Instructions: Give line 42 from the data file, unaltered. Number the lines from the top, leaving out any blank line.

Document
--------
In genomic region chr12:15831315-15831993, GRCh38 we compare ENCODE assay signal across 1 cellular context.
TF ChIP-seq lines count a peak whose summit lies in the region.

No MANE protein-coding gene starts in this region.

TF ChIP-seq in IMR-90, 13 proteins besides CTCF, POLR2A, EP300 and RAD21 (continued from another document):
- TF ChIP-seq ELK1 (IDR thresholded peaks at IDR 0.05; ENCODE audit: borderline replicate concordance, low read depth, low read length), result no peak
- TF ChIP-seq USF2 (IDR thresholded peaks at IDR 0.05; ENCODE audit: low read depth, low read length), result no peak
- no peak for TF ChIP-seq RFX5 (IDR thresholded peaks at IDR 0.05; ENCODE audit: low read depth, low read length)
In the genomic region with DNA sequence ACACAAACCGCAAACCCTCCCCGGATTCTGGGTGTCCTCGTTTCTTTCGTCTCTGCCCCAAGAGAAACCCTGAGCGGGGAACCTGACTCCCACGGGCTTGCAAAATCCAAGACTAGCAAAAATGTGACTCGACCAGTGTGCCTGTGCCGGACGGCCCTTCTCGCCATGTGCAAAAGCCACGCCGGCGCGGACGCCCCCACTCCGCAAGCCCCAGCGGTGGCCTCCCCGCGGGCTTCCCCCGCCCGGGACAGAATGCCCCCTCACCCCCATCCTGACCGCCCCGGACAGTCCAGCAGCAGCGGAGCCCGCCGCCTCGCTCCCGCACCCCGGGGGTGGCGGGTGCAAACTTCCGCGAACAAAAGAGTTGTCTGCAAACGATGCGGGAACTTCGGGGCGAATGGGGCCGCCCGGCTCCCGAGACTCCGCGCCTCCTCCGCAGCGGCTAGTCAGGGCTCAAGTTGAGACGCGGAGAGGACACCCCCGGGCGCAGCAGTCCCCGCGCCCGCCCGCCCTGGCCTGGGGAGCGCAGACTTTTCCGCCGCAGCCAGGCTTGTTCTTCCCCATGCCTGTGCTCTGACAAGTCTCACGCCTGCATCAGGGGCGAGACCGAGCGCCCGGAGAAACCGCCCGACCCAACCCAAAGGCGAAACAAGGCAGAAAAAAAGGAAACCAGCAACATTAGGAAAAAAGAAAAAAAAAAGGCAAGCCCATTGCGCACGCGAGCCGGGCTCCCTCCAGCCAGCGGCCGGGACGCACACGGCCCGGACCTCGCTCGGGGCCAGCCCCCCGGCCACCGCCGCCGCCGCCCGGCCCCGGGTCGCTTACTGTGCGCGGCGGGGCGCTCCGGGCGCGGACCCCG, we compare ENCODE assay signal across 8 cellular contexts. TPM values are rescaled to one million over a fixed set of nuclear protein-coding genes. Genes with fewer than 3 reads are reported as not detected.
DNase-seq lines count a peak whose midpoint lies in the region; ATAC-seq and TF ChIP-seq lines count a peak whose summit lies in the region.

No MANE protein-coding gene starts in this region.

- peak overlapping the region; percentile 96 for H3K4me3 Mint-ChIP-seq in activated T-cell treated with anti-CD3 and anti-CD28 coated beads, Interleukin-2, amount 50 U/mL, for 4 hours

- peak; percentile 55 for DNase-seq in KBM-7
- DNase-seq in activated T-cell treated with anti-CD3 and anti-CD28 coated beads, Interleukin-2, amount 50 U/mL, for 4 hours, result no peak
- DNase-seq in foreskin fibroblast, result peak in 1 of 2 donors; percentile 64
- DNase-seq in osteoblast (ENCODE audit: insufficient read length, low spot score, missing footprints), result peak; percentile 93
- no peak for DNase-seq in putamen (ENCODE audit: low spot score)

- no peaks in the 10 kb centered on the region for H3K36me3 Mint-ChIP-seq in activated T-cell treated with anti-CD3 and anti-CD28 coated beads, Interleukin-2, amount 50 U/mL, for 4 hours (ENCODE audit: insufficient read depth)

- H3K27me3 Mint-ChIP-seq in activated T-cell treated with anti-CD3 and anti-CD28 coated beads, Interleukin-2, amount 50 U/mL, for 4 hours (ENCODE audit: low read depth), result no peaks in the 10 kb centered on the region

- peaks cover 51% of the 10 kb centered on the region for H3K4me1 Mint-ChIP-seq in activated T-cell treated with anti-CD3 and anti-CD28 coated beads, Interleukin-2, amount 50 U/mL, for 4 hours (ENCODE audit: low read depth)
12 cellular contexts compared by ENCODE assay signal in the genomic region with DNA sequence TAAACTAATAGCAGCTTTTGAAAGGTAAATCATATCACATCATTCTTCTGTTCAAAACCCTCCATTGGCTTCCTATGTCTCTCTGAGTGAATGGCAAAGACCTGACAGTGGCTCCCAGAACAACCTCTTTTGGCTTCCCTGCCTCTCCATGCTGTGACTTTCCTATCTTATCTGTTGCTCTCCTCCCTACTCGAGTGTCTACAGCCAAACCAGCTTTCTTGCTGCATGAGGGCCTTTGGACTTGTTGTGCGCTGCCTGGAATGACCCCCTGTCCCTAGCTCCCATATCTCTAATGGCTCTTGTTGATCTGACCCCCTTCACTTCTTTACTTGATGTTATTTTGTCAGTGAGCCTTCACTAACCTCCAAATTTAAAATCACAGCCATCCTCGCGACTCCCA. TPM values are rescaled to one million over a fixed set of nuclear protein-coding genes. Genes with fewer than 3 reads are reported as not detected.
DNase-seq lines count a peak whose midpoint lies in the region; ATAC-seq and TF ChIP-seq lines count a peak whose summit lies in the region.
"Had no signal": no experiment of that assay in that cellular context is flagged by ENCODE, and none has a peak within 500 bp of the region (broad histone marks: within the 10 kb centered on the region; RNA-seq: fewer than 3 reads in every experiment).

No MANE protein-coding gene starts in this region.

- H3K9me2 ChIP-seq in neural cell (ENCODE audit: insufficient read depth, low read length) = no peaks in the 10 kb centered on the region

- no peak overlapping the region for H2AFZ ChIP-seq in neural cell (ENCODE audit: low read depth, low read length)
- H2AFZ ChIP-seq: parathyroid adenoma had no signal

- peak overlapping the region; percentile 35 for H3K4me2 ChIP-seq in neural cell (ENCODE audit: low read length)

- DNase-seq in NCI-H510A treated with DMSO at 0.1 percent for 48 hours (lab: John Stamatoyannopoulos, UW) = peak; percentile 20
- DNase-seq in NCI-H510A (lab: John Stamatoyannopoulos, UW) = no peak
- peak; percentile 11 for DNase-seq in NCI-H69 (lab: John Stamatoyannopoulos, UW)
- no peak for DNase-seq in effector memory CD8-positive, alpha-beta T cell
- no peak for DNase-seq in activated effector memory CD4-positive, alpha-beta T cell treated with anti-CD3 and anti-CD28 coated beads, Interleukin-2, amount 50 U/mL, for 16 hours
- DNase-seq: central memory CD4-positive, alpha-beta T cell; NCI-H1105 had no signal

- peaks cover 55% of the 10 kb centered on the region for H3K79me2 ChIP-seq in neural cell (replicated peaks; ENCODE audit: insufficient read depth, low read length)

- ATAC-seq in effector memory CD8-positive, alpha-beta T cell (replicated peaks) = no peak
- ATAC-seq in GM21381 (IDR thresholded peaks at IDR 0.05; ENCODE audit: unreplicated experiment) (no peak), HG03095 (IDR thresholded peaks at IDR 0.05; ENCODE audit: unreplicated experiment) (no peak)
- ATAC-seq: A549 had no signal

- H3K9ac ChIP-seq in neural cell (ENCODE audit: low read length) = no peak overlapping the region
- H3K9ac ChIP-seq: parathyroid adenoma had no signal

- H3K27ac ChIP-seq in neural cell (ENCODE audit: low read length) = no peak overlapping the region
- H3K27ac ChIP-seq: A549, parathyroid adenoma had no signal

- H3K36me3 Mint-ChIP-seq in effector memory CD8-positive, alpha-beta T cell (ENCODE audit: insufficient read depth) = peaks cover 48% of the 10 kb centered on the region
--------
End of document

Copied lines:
- H3K36me3 Mint-ChIP-seq in effector memory CD8-positive, alpha-beta T cell (ENCODE audit: insufficient read depth) = peaks cover 48% of the 10 kb centered on the region